Civic/CVCC Fuel Economy Draws Praise in the U.S.

The Honda Civic went on sale in Japan on July 12, 1973. It was a car developed with the company’s back to the wall, at a time when the company considered withdrawing from the car business if the plan failed. But the Civic was well received in the marketplace, winning the 1973 Car of the Year Award sponsored by Motor Fan magazine. On December 13 of the following year, the four-door Civic/CVCC 1500 went on sale, giving the model name a solid basis for success in the Japanese market.

Shipments of Civic/CVCC automobiles to the U.S. market began with the 1975 model year. Prior to exportation, however, the car had to be certified as satisfying the Clean Air Act. Even though the CVCC engine itself had passed the 1975 qualification test in 1972, it had not yet been tested as a complete vehicle. Emissions tests in Japan a year earlier, using a 1974 Civic with normal engine specifications, had encountered no problems. However, at the EPA, the vehicle failed to acquire certification (although it passed after being retested.) Honda R&D Center was not about to be discouraged, though, and in the spring of ’74 it organized an EPA certification project in preparation for the Clean Air Act’s first year of implementation. The first task was to determine why the 1974 model had encountered problems during the test.

Honda R&D and Suzuka Factory worked together with the EPA’s Ann Arbor certification lab to find out why the test results in the U.S. had differed so much from those of Japan. Thorough comparisons were made, and the research data was collated for comparison.

Results showed three major differences between tests conducted in the two countries: air pressure, chassis dynamometer and driving habits. Tests were affected by air pressure because the two test areas differed by 350 meters in elevation. Although the identical make and model of chassis dynamometer was used for both tests, it turned out that the span between the front and back rollers on Honda’s unit had been converted for easier testing on small cars. As for driving habits, it was determined that American and Japanese drivers differed greatly in their treatment of the gas pedal.

Based on these findings, Honda decided it would repeat the EPA’s test conditions in order to determine whether its own vehicle could pass the test. After that, they checked the influence of the new test conditions on automobiles that were to be mass produced.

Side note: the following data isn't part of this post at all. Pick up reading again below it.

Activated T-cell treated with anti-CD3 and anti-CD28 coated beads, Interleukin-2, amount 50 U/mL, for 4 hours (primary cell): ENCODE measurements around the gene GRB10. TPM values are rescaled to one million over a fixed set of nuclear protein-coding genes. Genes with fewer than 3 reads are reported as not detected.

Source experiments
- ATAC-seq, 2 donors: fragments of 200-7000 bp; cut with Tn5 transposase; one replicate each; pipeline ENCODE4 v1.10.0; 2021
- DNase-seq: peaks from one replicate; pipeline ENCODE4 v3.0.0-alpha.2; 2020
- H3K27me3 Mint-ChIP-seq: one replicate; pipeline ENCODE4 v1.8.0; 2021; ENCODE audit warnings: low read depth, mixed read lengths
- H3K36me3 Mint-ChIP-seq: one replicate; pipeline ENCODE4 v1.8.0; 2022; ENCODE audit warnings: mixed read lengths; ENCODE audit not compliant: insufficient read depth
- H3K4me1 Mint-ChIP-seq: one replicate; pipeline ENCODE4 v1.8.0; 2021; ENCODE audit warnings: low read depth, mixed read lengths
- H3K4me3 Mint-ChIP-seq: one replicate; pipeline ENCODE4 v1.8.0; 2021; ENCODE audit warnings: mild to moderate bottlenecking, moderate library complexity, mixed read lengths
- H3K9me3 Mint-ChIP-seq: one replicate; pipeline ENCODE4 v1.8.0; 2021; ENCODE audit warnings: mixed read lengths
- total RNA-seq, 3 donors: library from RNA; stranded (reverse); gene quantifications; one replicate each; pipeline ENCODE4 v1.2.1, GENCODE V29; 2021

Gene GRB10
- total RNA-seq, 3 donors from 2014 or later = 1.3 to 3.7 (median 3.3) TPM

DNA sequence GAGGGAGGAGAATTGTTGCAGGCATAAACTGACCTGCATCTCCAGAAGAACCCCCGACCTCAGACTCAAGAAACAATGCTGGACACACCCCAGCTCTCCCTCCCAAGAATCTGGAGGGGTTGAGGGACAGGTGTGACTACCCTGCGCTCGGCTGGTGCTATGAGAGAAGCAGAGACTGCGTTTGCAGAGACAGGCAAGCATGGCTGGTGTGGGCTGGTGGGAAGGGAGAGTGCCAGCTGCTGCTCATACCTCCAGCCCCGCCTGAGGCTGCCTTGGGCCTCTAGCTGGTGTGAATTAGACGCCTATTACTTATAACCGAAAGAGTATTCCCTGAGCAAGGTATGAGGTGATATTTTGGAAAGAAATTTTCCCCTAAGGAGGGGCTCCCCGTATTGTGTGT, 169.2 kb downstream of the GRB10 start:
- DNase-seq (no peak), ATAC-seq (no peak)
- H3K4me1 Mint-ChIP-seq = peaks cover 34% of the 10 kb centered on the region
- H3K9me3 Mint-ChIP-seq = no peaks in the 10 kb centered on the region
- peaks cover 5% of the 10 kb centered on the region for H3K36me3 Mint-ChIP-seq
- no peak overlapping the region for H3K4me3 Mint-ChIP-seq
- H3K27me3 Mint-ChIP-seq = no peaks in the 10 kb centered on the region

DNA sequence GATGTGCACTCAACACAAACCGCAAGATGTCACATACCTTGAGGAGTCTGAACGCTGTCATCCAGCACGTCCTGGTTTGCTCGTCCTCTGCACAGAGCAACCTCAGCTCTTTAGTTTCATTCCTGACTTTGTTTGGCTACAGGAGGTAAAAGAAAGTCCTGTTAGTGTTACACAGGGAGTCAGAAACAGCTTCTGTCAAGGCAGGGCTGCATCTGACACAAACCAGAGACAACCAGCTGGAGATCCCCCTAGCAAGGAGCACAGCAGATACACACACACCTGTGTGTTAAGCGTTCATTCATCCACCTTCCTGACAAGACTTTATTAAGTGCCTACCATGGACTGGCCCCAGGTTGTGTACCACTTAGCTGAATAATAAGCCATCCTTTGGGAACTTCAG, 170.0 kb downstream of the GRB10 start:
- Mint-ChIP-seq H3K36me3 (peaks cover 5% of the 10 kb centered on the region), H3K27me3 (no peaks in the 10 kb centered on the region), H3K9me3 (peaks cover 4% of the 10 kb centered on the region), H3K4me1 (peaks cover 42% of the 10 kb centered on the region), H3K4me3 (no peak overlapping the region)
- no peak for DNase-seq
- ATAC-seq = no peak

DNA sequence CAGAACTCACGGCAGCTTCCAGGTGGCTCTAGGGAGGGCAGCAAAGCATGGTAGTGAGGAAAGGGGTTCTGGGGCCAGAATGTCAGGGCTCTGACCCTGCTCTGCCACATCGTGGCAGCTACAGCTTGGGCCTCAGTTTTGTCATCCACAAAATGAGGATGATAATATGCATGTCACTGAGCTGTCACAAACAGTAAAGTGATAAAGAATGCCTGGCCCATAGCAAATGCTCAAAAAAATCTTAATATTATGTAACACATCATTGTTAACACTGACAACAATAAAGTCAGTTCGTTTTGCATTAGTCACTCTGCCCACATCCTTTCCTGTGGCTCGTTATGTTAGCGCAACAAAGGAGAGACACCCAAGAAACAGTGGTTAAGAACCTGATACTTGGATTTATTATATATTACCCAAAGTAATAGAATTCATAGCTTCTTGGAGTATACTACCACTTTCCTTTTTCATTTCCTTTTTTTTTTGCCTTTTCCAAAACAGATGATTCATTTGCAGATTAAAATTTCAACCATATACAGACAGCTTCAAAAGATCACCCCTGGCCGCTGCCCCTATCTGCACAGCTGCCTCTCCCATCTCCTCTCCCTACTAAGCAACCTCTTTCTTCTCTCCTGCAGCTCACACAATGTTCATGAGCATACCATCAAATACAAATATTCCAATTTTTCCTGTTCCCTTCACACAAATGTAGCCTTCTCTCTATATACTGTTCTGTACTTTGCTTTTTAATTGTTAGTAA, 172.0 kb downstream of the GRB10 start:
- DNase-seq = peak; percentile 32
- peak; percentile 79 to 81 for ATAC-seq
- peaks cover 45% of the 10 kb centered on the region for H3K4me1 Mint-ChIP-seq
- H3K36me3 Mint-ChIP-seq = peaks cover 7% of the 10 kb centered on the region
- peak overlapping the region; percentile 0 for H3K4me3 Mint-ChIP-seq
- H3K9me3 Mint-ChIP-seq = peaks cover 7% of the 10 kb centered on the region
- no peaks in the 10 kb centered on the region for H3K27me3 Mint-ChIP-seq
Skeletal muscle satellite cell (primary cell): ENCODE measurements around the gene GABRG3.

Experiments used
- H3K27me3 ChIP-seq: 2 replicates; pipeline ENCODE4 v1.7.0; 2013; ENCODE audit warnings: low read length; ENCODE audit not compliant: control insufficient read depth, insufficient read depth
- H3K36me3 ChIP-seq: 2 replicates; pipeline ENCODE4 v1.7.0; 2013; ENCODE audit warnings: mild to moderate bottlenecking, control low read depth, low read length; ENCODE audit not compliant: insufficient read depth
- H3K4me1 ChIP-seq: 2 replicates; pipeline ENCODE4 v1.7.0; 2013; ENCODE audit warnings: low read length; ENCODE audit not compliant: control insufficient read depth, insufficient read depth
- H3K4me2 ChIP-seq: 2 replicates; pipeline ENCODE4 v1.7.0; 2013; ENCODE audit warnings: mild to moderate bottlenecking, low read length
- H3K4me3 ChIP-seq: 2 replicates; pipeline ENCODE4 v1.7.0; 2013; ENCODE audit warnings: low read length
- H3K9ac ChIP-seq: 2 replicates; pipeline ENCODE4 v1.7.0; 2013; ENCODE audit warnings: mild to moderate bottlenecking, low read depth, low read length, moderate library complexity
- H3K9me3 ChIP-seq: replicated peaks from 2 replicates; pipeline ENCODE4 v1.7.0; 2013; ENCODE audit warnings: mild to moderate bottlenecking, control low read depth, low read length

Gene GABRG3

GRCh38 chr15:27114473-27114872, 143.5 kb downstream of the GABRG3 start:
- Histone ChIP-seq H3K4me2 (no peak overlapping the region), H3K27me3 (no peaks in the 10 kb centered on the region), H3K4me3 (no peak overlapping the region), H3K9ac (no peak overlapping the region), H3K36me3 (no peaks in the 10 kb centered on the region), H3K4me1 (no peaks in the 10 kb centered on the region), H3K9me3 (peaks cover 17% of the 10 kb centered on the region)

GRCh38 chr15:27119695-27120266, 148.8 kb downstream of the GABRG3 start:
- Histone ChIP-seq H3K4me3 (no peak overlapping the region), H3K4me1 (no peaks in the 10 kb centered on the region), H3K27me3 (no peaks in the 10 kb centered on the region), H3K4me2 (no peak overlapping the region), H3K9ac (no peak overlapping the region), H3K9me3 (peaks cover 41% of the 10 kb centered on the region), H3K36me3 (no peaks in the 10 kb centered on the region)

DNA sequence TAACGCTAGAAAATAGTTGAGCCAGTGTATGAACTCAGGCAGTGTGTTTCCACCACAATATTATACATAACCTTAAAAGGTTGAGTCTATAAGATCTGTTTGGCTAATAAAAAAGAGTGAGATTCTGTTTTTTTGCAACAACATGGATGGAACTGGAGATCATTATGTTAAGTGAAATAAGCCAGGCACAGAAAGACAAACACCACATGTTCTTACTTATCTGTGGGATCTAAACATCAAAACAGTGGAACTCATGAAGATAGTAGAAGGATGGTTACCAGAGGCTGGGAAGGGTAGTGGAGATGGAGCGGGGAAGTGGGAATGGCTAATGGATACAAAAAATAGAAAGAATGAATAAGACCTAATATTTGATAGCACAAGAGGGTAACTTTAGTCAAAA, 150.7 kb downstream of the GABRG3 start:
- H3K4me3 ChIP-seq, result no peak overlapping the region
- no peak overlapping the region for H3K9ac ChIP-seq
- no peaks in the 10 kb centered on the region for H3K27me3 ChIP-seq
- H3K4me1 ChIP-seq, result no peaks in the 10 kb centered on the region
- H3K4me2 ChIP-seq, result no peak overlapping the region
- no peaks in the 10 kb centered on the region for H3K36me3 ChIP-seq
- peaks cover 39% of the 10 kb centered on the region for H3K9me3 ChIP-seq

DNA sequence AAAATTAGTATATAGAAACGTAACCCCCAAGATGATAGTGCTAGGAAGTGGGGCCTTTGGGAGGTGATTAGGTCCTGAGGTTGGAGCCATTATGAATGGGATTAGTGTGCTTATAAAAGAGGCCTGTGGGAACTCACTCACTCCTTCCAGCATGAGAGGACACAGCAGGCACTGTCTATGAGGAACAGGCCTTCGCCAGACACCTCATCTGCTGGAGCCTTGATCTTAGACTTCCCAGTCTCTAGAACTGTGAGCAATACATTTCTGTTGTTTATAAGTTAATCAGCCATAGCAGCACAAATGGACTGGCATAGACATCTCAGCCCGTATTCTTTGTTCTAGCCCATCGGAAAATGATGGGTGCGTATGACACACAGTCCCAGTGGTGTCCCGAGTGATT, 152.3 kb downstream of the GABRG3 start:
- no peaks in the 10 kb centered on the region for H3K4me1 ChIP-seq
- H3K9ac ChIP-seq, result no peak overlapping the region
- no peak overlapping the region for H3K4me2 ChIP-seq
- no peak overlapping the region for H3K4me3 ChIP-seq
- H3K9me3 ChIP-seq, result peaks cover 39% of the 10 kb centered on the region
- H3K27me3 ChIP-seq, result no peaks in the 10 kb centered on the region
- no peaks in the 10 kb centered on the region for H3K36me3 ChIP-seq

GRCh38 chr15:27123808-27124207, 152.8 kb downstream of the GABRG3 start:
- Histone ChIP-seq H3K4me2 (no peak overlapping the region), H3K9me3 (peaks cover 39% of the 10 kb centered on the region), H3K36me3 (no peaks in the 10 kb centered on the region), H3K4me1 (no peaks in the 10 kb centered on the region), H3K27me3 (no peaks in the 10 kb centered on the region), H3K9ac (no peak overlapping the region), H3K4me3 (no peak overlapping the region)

The 1975 model of the Civic/CVCC was brought before the EPA in November 1974.

“With the test completed and the computer spitting out numbers,” remembered Takeo Fukui, who was in charge of EPA certification, “I felt like I was waiting for the results of my college entrance exam.”

“Congratulations!” said a cheering EPA inspector, offering his handshake when the test was completed.

Mizoguchi and Fukui were certainly overjoyed just for having achieved certification, but the EPA inspector told them their product also got the top rating for fuel economy.

“We were so preoccupied with emissions that we hadn’t given any thought to fuel economy,” Fukui said. “But to the EPA, passing the emissions test was no big issue. It was fuel economy that mattered. After all, they had the future in mind.”

The Civic/CVCC’s fuel economy figures continued to climb with each passing year, and as a result it was number one in that category for four straight years, through the 1978 model. It was soon common knowledge among American consumers that the Civic was a miserly user of gasoline. The car also drew praise as a low emission car that ran on either leaded or unleaded gasoline.

The Clean Air Act finally went into effect in 1975. Cars made by Honda’s competitors were equipped with catalytic converters, which meant they could use only unleaded fuel. Lead, of course, was known to have a damaging effect on catalytic converters. Once Fukui had completed the EPA’s certification process, he rented a car to test its fuel economy, driving from California into the neighboring state of Nevada. It was the latest model from Ford. On his way through the desert he stopped at a service station, where the attendant refused to fill up the car.

“The station didn’t sell unleaded gas,” Fukui recalled. “I begged the manager for some gas, saying, ‘Please, I’ll run out of gas out here.’ But all he said was, ‘Sorry, I don’t want to be fined.’ Luckily, I was saved because the next station had unleaded gas.”

Fukui was not to be alone in such an experience, as drivers across the country began to encounter similar situations. Besides the possibility of a fine, there were other measures intended to keep leaded fuel from entering the tanks of unleaded-only vehicles. Such cars had smaller fuel filler tubes, forcing gas stations to install narrower nozzles on their pumps that dispensed unleaded gas. Since the fuel industry could not meet the demand right away, relatively few stations were capable of serving unleaded cars.
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<< The 1970 U.S. Clean Air Act
<< Launch of the AP Lab
<< Achieving Lean Combustion through Trial and Error
<< Developing an Engine with a Prechamber
<< The Official Name: CVCC
<< The CVCC Engine System: An Immediate Success
<< Civic/CVCC Fuel Economy Draws Praise in the U.S.
<< The CVCC: Expressing the Honda Philosophy

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